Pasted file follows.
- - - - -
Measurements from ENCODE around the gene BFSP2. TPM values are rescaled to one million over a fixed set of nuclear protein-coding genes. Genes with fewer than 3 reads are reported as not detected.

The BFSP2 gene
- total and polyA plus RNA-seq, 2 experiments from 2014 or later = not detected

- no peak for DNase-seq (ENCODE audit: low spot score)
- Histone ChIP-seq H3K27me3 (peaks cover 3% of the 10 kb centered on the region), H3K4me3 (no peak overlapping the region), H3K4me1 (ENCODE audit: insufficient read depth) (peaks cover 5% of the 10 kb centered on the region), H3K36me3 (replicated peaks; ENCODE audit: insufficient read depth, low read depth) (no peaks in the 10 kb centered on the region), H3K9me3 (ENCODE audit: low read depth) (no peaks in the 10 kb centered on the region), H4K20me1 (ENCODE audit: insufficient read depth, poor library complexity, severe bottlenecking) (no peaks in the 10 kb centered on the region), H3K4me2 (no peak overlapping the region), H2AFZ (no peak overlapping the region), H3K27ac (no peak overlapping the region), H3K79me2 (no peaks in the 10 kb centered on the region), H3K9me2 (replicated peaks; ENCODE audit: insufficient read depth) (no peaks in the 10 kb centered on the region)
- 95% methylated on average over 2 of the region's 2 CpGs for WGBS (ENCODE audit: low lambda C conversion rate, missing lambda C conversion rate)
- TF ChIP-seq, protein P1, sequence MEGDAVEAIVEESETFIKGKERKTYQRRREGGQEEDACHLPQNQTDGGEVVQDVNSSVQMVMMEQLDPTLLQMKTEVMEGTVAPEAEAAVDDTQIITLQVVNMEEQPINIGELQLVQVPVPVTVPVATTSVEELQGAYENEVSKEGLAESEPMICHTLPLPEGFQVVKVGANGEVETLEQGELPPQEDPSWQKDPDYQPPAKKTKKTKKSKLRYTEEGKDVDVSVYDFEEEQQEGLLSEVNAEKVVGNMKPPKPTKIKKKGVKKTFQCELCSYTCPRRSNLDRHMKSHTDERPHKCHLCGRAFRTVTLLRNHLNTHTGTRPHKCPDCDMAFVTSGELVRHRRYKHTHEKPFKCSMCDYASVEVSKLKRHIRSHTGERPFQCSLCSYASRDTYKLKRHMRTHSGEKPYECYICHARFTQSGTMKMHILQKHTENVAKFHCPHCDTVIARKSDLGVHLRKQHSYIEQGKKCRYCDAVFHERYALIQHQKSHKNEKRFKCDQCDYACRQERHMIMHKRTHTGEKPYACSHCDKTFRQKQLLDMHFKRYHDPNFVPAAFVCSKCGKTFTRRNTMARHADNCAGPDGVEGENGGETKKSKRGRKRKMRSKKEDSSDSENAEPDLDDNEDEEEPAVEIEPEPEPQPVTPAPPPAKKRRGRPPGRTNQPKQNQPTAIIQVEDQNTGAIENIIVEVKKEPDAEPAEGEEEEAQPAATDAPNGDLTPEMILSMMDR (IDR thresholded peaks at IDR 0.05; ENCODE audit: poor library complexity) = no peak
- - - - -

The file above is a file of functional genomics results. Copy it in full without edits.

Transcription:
Measurements from ENCODE around the gene BFSP2. TPM values are rescaled to one million over a fixed set of nuclear protein-coding genes. Genes with fewer than 3 reads are reported as not detected.

The BFSP2 gene
- total and polyA plus RNA-seq, 2 experiments from 2014 or later = not detected

- no peak for DNase-seq (ENCODE audit: low spot score)
- Histone ChIP-seq H3K27me3 (peaks cover 3% of the 10 kb centered on the region), H3K4me3 (no peak overlapping the region), H3K4me1 (ENCODE audit: insufficient read depth) (peaks cover 5% of the 10 kb centered on the region), H3K36me3 (replicated peaks; ENCODE audit: insufficient read depth, low read depth) (no peaks in the 10 kb centered on the region), H3K9me3 (ENCODE audit: low read depth) (no peaks in the 10 kb centered on the region), H4K20me1 (ENCODE audit: insufficient read depth, poor library complexity, severe bottlenecking) (no peaks in the 10 kb centered on the region), H3K4me2 (no peak overlapping the region), H2AFZ (no peak overlapping the region), H3K27ac (no peak overlapping the region), H3K79me2 (no peaks in the 10 kb centered on the region), H3K9me2 (replicated peaks; ENCODE audit: insufficient read depth) (no peaks in the 10 kb centered on the region)
- 95% methylated on average over 2 of the region's 2 CpGs for WGBS (ENCODE audit: low lambda C conversion rate, missing lambda C conversion rate)
- TF ChIP-seq, protein P1, sequence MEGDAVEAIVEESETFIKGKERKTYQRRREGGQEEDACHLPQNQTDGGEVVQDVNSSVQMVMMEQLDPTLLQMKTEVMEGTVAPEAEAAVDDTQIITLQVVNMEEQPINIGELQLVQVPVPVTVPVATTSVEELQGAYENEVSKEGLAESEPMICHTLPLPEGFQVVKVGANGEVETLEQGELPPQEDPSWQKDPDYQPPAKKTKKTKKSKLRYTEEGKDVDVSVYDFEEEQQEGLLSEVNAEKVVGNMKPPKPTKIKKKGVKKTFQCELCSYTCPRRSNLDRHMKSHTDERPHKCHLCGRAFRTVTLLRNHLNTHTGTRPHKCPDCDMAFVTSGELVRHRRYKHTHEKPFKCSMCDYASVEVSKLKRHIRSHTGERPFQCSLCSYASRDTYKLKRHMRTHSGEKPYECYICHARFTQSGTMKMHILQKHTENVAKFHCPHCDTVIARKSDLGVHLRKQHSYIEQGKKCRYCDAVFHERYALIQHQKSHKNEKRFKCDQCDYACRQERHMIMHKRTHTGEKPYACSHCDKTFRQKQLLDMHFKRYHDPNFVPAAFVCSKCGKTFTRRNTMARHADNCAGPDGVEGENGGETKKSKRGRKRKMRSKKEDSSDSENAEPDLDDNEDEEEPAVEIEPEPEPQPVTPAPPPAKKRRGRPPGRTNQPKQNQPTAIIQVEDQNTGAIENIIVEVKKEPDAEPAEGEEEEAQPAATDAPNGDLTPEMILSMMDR (IDR thresholded peaks at IDR 0.05; ENCODE audit: poor library complexity) = no peak